• ReBuild – what is the one thing that could have the biggest impact? Consider the Priority, Partner and Plan.

This week we look at what a full ReView looks like. Just like ReVisit, it is all about getting clarity.

What is working well – the keys to success?

When reviewing a situation, the tendency is to zoom straight into what isn’t working. This is, of course, ultimately what the review is for, to review what isn’t working and make it better. But interestingly, we can find lots of answers in what is working well. If something is working, then there are some clues there for us to help us with the things that are not working so well. Let’s take a look into Belinda’s coaching session to see how.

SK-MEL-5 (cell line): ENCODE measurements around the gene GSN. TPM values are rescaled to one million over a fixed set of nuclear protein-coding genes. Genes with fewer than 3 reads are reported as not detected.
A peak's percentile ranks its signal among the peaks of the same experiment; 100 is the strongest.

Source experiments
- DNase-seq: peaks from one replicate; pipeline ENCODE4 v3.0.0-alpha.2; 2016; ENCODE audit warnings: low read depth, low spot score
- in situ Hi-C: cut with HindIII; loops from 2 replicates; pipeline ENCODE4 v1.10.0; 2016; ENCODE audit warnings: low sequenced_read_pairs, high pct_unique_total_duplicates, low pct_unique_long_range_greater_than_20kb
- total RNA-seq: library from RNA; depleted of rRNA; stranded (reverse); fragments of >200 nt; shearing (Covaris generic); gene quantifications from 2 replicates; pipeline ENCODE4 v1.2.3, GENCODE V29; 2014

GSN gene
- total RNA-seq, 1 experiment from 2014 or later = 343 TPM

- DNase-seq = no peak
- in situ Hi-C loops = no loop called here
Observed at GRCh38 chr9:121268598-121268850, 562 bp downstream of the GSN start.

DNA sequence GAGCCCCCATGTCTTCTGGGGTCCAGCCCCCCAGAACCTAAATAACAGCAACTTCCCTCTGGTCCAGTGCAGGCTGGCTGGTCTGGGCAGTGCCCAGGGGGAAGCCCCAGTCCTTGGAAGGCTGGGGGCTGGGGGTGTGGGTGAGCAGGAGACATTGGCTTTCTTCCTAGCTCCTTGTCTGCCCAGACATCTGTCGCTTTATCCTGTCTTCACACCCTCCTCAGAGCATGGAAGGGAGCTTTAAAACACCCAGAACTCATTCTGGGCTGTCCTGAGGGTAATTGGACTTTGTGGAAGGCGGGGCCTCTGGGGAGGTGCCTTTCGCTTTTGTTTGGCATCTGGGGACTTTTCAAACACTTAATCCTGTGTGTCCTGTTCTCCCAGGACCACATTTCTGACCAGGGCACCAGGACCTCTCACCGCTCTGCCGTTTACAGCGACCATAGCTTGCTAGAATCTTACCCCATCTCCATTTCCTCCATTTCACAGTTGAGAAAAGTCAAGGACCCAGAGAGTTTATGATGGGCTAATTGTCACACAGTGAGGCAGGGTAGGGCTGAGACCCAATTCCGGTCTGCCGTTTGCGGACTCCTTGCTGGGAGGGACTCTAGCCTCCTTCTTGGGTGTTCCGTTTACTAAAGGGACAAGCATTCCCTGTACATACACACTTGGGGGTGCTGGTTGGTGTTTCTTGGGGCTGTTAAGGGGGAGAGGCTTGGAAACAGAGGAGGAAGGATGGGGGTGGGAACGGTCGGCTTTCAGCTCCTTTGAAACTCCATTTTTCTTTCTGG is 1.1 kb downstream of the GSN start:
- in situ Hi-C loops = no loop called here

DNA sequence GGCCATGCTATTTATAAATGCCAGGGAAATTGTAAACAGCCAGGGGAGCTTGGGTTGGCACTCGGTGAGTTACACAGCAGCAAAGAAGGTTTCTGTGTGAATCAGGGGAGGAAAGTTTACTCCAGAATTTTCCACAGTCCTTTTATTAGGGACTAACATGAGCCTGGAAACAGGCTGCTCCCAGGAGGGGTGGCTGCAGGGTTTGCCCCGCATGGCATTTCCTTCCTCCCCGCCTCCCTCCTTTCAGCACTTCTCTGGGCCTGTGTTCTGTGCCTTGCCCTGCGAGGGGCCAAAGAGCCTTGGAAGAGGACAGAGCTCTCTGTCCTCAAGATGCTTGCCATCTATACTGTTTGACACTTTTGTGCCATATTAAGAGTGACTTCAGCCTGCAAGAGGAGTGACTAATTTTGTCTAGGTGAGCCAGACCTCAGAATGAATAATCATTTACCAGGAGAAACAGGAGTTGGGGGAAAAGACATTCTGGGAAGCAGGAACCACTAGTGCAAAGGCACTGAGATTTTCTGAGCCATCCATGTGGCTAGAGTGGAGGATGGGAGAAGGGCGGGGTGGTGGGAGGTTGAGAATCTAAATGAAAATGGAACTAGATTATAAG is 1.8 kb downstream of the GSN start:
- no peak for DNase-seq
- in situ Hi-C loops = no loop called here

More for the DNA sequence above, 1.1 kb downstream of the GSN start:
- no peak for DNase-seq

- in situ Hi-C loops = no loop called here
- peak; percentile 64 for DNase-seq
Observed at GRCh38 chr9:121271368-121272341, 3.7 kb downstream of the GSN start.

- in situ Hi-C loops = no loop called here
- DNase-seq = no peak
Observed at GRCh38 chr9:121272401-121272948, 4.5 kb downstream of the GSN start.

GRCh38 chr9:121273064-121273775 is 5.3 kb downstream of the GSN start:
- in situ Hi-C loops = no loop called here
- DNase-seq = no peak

“What is working well either with people or systems?”

Belinda jumped straight to a list. Bernard’s team is engaged and really focused and they have a good atmosphere. The last marketing initiative showed a 60% rise in engagement on social media and a rise of 20% in new customers in the month. Wendy who headed up marketing was a marvel. We also have two great new staff that are really helping drive up customer service scores. There was something about Carina, head of customer service, that just knew how to find the right staff and fine tune them.

The coach paused and released his next series of can-opening questions.

“What do you think sits under the success of Bernard’s team?”

“What was it about the last marketing campaign that you think engaged people?”

“What has contributed to the customer service standards of the new staff?”